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Affordability and access in public higher education
Keeping public universities affordable: 'We have to start now'

Harvard University's dramatic announcement in December that it would extend financial aid to "middle-class" students — by Harvard's reckoning, those from families with incomes from $120,000 to $180,000 — sparked a nationwide teach-in on the economics of higher education. When first Yale and then Princeton followed with similar plans of their own, one question became unavoidable: What can be done by public universities — which educate the vast majority of America's undergraduates but lack the endowments and other resources available to private institutions — to keep higher education affordable for families with incomes below six figures?

Chancellor Robert Birgeneau has been seeking answers to this question since taking the helm at Berkeley in 2004. In the wake of Harvard's announcement he’s been among the most vocal — and visible — advocates for action on behalf of students from low- and moderate-income families. He spoke with the Berkeleyan about the issue in his California Hall office.

Q. The rising cost of a college education has been much in the news lately, but the issue was on your radar screen long before Harvard’s announcement. How and when did you become concerned about affordability at Berkeley and beyond?
A. This goes back about three years. When I first came here as chancellor and looked at all of our accessibility data, I found them quite impressive — the extraordinarily large number of students we have from financially disadvantaged backgrounds and, in particular, the number of students that have Pell Grants compared with those at Michigan, Yale, and schools of similar rank. I consider this to be a really significant success at Berkeley.

Then, of course, we started looking at budgets and addressing some of the challenges of providing access to low-income students into the future. We projected that the self-help level [the amount a student is expected to contribute from work and borrowing] would grow substantially over the next decade and beyond. At Berkeley we’ve managed to keep the self-help level from skyrocketing by careful cost controls over the past three years, but you can only control costs so much. That’s not a permanent solution.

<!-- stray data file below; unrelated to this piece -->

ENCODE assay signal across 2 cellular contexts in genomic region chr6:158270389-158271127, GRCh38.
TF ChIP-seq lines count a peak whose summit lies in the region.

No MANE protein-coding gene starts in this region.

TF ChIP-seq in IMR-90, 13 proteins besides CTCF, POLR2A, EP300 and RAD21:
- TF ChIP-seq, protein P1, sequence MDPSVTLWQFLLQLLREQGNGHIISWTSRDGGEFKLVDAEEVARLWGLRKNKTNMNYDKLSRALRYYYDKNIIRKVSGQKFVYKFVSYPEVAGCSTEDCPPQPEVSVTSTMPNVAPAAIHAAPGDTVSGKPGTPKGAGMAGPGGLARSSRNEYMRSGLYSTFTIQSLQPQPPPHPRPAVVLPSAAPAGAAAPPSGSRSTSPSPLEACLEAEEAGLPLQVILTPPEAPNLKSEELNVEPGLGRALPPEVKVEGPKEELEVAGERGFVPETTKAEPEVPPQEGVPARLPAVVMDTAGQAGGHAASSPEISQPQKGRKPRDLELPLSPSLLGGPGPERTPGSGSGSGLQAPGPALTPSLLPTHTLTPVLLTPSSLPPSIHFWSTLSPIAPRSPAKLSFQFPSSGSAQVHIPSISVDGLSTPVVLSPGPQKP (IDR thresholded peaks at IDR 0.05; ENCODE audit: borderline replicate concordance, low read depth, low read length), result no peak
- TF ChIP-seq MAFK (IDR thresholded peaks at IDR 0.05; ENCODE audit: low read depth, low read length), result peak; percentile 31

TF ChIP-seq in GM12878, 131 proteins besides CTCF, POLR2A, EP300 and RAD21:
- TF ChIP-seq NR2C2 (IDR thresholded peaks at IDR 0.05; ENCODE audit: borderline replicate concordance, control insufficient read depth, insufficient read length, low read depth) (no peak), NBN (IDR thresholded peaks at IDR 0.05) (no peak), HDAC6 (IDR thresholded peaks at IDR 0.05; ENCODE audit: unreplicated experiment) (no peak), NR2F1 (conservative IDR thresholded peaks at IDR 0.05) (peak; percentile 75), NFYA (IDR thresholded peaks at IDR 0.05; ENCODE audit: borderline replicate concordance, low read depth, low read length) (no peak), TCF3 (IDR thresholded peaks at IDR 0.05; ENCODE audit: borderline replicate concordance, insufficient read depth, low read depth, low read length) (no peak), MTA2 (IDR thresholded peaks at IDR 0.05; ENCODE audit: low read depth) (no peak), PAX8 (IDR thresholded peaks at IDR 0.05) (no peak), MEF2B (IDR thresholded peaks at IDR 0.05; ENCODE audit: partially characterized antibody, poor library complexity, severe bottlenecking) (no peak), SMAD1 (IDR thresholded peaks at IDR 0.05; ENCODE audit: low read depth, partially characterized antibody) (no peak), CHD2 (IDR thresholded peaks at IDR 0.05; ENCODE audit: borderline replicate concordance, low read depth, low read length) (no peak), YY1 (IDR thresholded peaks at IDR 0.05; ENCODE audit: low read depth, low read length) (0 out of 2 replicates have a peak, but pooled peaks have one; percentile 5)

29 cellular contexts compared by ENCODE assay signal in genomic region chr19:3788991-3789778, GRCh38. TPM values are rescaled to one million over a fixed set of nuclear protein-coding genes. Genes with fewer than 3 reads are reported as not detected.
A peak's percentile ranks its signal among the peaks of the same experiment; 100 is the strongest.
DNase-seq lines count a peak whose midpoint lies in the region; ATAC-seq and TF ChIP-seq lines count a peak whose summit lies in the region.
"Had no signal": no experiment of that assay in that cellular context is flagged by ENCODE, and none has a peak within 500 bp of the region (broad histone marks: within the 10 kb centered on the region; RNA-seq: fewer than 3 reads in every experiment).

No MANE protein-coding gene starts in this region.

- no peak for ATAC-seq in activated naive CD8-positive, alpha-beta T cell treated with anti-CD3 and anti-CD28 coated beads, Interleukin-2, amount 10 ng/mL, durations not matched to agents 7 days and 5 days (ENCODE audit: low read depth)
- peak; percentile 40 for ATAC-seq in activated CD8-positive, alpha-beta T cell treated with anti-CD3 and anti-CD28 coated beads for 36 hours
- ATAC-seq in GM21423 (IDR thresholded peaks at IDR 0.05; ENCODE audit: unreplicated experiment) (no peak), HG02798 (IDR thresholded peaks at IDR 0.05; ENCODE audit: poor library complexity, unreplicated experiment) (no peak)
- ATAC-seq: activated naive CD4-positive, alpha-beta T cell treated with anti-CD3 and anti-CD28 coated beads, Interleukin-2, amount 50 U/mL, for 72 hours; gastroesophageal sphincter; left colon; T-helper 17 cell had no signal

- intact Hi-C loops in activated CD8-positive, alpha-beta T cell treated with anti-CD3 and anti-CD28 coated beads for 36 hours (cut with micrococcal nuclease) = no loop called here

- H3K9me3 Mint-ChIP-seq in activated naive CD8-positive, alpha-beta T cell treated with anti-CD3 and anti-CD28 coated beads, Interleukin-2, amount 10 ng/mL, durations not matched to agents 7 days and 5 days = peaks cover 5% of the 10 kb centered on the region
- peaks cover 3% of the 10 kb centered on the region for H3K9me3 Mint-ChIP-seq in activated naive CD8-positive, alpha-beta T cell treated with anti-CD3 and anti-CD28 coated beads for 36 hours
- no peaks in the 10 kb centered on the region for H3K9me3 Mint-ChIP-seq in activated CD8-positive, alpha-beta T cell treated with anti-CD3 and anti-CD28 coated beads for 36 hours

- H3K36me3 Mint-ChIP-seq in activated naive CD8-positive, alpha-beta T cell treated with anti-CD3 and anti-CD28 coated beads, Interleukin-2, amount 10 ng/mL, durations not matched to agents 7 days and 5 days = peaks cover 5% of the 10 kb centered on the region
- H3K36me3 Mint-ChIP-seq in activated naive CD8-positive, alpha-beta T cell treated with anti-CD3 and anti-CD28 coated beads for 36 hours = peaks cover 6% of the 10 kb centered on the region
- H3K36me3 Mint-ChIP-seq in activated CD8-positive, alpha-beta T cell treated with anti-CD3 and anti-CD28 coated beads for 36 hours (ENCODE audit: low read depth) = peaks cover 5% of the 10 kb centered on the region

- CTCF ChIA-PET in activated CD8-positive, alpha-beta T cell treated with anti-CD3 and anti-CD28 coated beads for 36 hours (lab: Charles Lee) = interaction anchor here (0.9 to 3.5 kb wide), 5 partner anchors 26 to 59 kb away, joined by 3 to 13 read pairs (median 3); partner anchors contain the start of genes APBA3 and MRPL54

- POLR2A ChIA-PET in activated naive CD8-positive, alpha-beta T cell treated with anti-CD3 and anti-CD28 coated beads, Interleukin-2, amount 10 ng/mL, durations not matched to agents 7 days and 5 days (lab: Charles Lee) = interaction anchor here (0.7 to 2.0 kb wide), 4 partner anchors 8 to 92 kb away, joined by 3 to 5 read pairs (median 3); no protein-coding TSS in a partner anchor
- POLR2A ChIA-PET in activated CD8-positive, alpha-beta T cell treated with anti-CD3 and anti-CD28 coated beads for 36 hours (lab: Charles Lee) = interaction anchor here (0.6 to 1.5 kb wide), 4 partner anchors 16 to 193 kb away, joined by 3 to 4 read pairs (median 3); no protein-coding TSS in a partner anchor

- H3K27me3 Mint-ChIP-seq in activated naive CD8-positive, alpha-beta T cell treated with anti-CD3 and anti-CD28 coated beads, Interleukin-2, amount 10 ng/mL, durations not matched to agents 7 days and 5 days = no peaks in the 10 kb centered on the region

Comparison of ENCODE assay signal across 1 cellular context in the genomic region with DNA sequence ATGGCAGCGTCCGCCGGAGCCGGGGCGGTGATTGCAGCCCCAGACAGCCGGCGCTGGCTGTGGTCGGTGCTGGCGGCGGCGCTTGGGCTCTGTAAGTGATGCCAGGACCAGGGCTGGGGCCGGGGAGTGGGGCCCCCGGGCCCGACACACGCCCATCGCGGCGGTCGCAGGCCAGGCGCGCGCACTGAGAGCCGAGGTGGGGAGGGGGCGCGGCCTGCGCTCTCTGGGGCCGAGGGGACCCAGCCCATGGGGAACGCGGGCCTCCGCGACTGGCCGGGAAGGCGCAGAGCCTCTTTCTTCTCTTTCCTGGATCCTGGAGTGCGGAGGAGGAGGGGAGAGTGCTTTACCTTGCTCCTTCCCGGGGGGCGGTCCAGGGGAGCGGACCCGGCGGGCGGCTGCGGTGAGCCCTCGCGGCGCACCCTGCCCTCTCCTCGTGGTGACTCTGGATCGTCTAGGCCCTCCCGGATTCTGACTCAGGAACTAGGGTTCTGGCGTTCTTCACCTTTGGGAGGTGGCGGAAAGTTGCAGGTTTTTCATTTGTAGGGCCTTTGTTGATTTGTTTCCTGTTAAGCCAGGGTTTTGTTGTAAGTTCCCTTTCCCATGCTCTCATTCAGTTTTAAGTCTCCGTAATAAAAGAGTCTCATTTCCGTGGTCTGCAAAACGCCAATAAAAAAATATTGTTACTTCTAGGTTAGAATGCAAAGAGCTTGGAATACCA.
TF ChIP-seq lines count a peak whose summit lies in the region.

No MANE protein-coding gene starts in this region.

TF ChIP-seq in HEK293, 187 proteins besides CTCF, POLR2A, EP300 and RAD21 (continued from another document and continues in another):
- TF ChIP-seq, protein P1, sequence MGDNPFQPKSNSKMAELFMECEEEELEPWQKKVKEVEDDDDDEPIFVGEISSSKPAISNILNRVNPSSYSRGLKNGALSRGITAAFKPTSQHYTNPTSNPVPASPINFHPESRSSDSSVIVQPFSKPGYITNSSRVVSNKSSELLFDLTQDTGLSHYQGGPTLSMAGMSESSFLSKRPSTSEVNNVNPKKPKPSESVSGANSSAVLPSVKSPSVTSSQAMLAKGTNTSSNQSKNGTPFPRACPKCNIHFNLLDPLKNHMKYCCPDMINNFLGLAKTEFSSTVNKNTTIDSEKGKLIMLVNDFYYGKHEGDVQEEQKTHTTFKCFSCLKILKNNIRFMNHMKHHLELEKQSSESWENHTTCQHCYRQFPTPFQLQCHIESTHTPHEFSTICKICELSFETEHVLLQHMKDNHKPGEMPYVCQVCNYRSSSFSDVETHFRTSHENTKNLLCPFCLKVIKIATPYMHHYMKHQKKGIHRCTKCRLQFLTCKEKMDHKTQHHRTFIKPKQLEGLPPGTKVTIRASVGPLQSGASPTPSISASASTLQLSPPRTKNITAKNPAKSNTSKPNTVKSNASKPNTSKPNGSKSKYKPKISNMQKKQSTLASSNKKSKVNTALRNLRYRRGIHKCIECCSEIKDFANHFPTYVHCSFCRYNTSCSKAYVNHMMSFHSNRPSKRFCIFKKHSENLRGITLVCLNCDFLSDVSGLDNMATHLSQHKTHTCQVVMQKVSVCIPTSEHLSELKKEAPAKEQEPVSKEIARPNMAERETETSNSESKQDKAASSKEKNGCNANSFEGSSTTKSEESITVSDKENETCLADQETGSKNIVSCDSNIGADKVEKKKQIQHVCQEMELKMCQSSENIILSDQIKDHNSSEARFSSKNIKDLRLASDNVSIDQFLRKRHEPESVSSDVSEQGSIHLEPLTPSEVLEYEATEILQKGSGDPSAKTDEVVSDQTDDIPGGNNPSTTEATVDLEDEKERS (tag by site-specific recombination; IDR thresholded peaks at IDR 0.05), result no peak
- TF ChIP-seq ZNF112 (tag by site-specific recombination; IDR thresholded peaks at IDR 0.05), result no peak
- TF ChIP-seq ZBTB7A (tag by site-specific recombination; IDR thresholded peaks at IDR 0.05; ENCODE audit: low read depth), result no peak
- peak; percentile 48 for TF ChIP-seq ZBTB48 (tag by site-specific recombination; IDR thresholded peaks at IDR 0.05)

About a year ago we redid the projections just for Berkeley, and those projections implied that the self-help level was going to increase rapidly if we didn’t do something immediately.

Q. You’re the chair of the UC Affordability Work­group, which was established by Provost Rory Hume in October. So it seems your concerns are shared by others at the highest levels of the system.


Chancellor Birgeneau: "We do not have a crisis now, but there is a crisis in front of us, and so reality will catch up to perception. We cannot wait for that to happen." (Peg Skorpinski photo)
A. Before these most recent projections I had relaxed a little bit, because we had managed to moderate the growth of the self-help level. It turns out that simultaneous with my renewed concerns, [Board of Regents Chair] Dick Blum became very concerned as well, and, like me, he was skeptical that freezing student fees was going to be an appropriate strategy, in spite of its political popularity. So he asked Rory to set up a committee that would look at the challenge of accessibility for the entire system. It has been quite educational.

The workgroup has done a wide variety of projections for the system as a whole, based on quite specific financial assumptions. One interesting fact I learned is that the average self-help level for the whole system is close to $9,200, whereas ours is closer to $8,000. That’s for two reasons. One, [Vice Chancellor for Student Affairs] Harry LeGrande and his staff have done extremely well at managing costs. Two, Berkeley has a moderate endowment for financial aid for undergraduates, and it is overwhelmingly committed to needs-based aid. Specifically, 87 percent of our financial aid from endowment is needs-based. That is by far the highest percentage in the UC system. At Berkeley, to the extent that we have such resources, the focus is on providing them to poor students. So our success in keeping the self-help level down, relative to the UC system, has been due to a combination of efficiencies and resources — we have more resources and we direct a larger percentage to accessibility.

If we take the $9,200 self-help number for the system, and assume a 6 percent fee increase on average, which looks politically realistic, that projects to a self-help level of $16,700 for our students in another 10 years.

Q. You referred to skepticism that freezing fees would help poor students afford a UC education. Yet freezing fees has become a rallying cry for UC students, who complain of substantial increases year after year.
A. The single most complicated fact for people to understand is that freezing fees actually increases student debt — it’s so counterintuitive.

Q. That’s because fees pay for financial aid?
A. Correct. Now, that’s with the existing financial-aid system. Currently, when fees increase, 33 percent of those funds go back into financial aid, what we call “return-to-aid.” If you freeze fees, you freeze the return-to-aid. We’ve projected the self-help level in 2017 to be $16,700 if fees increase 6 percent a year; if you freeze fees, the self-help level will be $18,300, because both the return-to-aid funds and Cal grants [which cover fees for recipients] remain stagnant while non-tuition expenses — housing, health insurance, etc. — keep going up.

Of course, it doesn’t mean that the state couldn’t change the system. But as things are, if you freeze fees, you increase student debt.

Read the full interview in the Berkeleyan